Thursday, May 17, 2007

When it's time to go fishing

Why does even the thought of fishing produce such a powerful response in an angler? Fishing seems to make the synapses of the mind, body and soul fire on high. The mind's eye takes over as the primary source of vision. Is it because of ancient DNA or the cellular designs in our bodies that link back to our hunter/gatherer past? Is it because of the connection to adventure and our natural desire to seek? Is it the connection to all that is around us, the diversity we call "nature"? I'm not sure. I think we just instinctively know when it's time to go fishing.
Photo courtesy of Pedro Lopez-Baldrich


Taco Meeuwsen said...

It is always time to go fishing even when there is little or no time to fish. For me there is an olfactory trigger: the smell of water. Different waters have different smells. I live near a large lake partially brackish as the tide has some influence still. Often on my way to work (on my bike) I recieve a whiff of the water's smell. That smell can be intoxicating on certain days. Right after heavy rains for instance. Or very early in the morning of what will be a sunny day. Smelling the lake on such occasions has often made me decide to take the day off to go fishing. I could 'smell' the fish. I have never regretted those impulses. Watersense in my book has a lot to do with using your nose. Smell it!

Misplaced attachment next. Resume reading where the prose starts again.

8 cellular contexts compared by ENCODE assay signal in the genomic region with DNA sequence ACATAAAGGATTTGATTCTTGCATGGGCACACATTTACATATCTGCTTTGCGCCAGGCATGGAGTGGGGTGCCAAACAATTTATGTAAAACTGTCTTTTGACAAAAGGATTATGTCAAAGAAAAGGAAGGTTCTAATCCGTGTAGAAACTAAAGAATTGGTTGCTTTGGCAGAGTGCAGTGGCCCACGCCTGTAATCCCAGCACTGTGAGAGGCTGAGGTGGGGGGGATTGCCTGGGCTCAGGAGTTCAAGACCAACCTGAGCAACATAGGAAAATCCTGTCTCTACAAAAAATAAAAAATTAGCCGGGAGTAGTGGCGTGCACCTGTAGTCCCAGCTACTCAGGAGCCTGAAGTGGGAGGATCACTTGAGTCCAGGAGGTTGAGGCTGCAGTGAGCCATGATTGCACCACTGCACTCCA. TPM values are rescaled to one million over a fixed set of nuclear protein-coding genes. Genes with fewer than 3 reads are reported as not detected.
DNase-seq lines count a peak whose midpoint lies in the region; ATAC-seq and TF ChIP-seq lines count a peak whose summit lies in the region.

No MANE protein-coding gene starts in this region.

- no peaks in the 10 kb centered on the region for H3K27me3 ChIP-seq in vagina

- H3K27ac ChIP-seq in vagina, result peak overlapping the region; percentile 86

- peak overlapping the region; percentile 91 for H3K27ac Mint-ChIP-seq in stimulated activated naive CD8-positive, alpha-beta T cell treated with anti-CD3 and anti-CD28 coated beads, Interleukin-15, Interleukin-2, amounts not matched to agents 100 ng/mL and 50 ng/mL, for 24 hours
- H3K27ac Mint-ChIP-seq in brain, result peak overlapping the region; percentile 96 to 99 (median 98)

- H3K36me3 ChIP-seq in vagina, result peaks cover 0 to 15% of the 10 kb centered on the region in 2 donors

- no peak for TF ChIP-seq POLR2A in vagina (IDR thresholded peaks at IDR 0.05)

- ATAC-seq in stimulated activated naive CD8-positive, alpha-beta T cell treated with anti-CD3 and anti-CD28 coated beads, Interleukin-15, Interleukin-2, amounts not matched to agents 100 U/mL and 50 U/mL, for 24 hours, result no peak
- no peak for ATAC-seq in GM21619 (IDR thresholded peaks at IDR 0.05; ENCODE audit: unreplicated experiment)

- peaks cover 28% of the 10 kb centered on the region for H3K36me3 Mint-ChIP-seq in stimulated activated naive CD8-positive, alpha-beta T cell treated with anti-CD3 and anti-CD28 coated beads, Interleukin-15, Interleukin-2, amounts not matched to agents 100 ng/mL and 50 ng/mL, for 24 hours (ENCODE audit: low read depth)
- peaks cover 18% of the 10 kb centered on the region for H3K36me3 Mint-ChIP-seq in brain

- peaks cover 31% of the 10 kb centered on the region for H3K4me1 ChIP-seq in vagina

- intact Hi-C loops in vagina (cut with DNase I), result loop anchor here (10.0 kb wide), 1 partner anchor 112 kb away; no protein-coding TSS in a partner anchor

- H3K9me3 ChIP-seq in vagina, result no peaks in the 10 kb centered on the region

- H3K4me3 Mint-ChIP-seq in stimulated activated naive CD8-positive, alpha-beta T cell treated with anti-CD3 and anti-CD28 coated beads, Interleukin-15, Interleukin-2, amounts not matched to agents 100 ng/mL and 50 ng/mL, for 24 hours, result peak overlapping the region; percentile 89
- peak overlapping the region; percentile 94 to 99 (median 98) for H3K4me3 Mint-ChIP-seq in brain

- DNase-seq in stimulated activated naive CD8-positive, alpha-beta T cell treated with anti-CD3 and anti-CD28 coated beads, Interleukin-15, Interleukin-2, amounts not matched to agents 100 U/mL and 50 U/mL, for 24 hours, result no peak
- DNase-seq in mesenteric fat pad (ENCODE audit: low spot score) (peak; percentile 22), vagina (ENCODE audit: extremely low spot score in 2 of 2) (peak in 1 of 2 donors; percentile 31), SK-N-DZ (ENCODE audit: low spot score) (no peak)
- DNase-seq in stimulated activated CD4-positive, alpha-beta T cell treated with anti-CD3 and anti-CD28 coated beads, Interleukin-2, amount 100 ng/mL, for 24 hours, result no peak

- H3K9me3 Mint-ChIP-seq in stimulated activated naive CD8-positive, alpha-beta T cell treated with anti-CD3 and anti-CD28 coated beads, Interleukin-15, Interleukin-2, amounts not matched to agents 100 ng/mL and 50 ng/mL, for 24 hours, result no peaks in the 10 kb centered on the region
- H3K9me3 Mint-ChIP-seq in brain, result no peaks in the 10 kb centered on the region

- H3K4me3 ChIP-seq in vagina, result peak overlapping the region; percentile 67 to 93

El Pescador said...

Intersting point Taco, I live in a coastal area and it's true that smell can have an effect. There's a clear difference between low tide and high tide scent...and both make me want to go fishing.

Unknown said...

Smells jog my memory like nothing else, sends my brain looking for that reference immeadiately. Spider lilies on the flint river, cow patties at my friends farm bass pond in GA, a few acres of bass at MTK slurping at the surface,flies after a fish has gotten a hold of it, the moldy smell associated with always wet waders and layers...these are a few of my favorite smells.